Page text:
To start “The Black Dwarf”
on a mass distribution basis was something of an adventure. But
then, weren’t the barricades of May 1968 in Paris something of
an adventure, too? Well, DeGaulle is out of the picture now, and
“The Black Dwarf” is still alive. So we have to become
conscious of the fact that we are living in a period in which
revolutionary daring, audacious initiative, can achieve much
greater results than ever before.
The reasons for this
astonishing turn in objective conditions have to be understood.
The crisis of capitalism continues, with its ups and downs --
and we are just now witnessing a sharp “up.” The
conservative bureaucratic apparatus of social democracy and
world Stalinism, which for four decades controlled and canalized
the revolutionary mass movements and instinctively
anti-capitalist working class aspirations the world over, is
losing its grip on the youth, both student youth and working
class youth. There does appear a vacuum, which bold
revolutionary initiative can fill.
The first example was offered
by Fidel Castro and Che Guevara ten years ago. The revolutionary
youth movements -- some independent, some inspired by the Fourth
International -- which organized world-wide militant protest
actions against American imperialism’s dirty war in Vietnam,
and achieved spectacular successes in Japan, West Germany,
France, Britain and above all in the USA itself, were a second
example. The revolutionary students’ bold initiative which
triggered off a revolutionary general strike in May 1968 in
France was a third example. Its echoes are still resounding in
many countries and have been followed up in a spectacular way by
the Mexican and the Pakistani students. The courage and
militancy with which the revolutionary students and workers of
Czechoslovakia have stood up against the occupation armies of
the Soviet bureaucracy and their lackeys was another inspiring
example of the same type.
This is the spirit of the age.
That spirit inspires “The Black Dwarf”. It is the spirit of
socialist world revolution, to call things by their name. “The
Black Dwarf” has tried not without success to throw a bridge
between the somewhat insular and traditionalist moods of the
British students and radical intellectuals on the one hand, and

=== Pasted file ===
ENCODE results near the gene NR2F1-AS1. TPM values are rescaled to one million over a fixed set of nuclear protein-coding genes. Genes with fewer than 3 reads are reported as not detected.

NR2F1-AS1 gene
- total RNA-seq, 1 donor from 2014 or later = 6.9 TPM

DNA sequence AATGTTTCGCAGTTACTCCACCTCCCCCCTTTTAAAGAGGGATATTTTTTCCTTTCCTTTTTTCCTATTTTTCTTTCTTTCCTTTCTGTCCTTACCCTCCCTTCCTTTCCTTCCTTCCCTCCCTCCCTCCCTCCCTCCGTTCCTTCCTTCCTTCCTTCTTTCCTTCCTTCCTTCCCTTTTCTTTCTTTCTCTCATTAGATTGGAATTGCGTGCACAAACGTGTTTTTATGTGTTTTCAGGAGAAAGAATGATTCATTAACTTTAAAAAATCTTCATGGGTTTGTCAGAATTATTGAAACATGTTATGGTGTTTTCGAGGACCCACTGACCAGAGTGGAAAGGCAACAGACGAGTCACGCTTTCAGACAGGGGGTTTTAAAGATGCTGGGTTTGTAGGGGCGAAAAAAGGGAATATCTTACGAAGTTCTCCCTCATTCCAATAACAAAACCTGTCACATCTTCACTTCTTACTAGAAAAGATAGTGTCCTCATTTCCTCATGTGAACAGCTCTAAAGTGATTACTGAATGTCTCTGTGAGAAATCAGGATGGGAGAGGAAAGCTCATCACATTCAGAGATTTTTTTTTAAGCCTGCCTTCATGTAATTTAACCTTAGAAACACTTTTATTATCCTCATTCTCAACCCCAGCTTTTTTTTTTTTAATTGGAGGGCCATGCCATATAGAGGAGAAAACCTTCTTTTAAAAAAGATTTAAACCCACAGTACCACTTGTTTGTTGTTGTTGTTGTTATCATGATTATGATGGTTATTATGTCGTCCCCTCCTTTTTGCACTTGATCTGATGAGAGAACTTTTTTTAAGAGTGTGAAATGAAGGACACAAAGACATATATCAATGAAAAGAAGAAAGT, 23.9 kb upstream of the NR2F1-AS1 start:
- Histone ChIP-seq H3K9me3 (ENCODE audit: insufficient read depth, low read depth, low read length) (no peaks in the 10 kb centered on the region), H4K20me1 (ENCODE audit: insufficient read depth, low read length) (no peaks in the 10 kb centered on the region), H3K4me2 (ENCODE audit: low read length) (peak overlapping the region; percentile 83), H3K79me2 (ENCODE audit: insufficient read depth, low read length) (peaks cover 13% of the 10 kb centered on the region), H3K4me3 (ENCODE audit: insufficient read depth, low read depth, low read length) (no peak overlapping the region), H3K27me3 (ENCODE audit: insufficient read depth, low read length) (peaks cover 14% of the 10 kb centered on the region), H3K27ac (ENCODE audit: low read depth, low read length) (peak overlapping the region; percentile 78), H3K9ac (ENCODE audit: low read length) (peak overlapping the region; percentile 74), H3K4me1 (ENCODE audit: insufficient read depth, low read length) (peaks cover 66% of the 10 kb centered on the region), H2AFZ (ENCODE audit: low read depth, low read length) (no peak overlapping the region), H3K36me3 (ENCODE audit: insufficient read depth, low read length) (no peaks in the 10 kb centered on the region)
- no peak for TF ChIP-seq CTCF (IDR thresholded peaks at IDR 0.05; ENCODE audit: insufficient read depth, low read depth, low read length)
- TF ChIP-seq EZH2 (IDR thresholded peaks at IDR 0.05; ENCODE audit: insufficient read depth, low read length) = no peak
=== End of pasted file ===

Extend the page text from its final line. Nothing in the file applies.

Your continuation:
the temper of “Che”, of the Vietnamese, of the French May on
the other hand. It did an excellent and necessary job in that
field. That’s why it merits our heartiest congratulations on
this first birthday.
Now another bridge must be
laid, a bridge between the rising revolutionary mood of the new
youth vanguard in Britain too, and the advanced workers of that
country, which have a tremendous revolutionary potential.
This means that great attention
must be paid to those propagandists and agitational points which
present direct links with the working class aspirations:
educational conditions of working class children; transfer of
the revolt to secondary schools and technical colleges; working
out of specific demands for the young workers and apprentices,
which are among the most exploited sections of the working
class; elaboration of a real strategy for workers control.
This also means that an
increasing emphasis must be laid upon organization. Workers,
whether young or adult, cannot be attracted to people who just
play at politics. For them political activity is a serious
business, once they are ready to involve themselves in it.
Capitalist production teaches them to take tools seriously. And
organizations are tools for the overthrow of capitalism.
Some radical students
participate in revolutionary movements today especially, if not
exclusively, for purposes of individual self-expression and
self-emancipation. They have of course the right to do so, --
nobody should try to bring them up on charges for their motives.
We have to judge them on their activities, and on their verbal
radicalism, they are in reality just another variant of
reformists, and not a new one at that! Because in the same way
as the reformists they believe that within the framework of one
capitalist system, of commodity production, of exploitation, of
alienated labour, and of degradation for the overwhelming
majority of human beings, a niche of individual emancipation can
be somehow conquered. They are the more honorable equivalent of
those trade union bureaucrats, “socialist” mayors and labour
ministers, eager to achieve socialism immediately for
themselves, and for themselves only.
Our ambition is a bit larger.
We are out to achieve socialism for the working class as a
whole, for the whole of mankind. It is a hard and difficult job.
It takes the efforts of a whole life, and of several
generations. But for anybody to whom the word “solidarity”
remains meaningful, it is worth all the effort. “The Black
Dwarf” has shown that this effort can be undertaken in a way
which excludes neither irony nor outright fun, neither
bitterness nor outright hatred. That’s all to the good. For no
human emotions should be left out of that most human of all
endeavors, the endeavour at total human emancipation, the
endeavour to build a socialist society on a worldwide
So without saying that “The
Black Dwarf” is the red sun in our heart, we shall persist in
wishing it a long, long, long, long life!